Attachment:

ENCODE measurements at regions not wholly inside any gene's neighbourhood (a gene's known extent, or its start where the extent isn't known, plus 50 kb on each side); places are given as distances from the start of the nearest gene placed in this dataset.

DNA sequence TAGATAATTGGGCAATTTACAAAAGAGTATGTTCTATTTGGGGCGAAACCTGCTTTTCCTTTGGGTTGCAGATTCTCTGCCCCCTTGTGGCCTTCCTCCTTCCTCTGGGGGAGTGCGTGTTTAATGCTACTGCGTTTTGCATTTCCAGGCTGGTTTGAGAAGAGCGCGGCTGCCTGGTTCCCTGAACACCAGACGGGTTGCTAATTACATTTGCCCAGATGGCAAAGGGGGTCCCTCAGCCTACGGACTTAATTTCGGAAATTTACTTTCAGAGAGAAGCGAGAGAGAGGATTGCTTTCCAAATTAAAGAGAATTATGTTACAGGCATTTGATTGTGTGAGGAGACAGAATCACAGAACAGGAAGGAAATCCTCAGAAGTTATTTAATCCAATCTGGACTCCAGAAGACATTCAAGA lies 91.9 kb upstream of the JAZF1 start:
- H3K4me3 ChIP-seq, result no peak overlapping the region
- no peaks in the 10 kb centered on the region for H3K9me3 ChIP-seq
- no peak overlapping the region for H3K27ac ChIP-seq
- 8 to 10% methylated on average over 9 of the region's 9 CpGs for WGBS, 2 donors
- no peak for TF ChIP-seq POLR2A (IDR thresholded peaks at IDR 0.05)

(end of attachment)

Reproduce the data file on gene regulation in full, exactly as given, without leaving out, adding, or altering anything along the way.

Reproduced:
ENCODE measurements at regions not wholly inside any gene's neighbourhood (a gene's known extent, or its start where the extent isn't known, plus 50 kb on each side); places are given as distances from the start of the nearest gene placed in this dataset.

DNA sequence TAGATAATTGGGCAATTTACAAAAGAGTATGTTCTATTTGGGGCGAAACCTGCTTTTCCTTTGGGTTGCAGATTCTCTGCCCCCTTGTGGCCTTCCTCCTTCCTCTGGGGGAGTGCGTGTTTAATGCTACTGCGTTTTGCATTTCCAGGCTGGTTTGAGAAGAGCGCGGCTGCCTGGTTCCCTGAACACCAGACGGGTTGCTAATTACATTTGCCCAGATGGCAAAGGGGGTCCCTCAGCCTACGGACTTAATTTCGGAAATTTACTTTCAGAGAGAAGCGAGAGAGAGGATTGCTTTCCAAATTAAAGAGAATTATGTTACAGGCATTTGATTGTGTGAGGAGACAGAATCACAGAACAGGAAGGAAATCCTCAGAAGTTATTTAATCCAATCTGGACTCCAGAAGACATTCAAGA lies 91.9 kb upstream of the JAZF1 start:
- H3K4me3 ChIP-seq, result no peak overlapping the region
- no peaks in the 10 kb centered on the region for H3K9me3 ChIP-seq
- no peak overlapping the region for H3K27ac ChIP-seq
- 8 to 10% methylated on average over 9 of the region's 9 CpGs for WGBS, 2 donors
- no peak for TF ChIP-seq POLR2A (IDR thresholded peaks at IDR 0.05)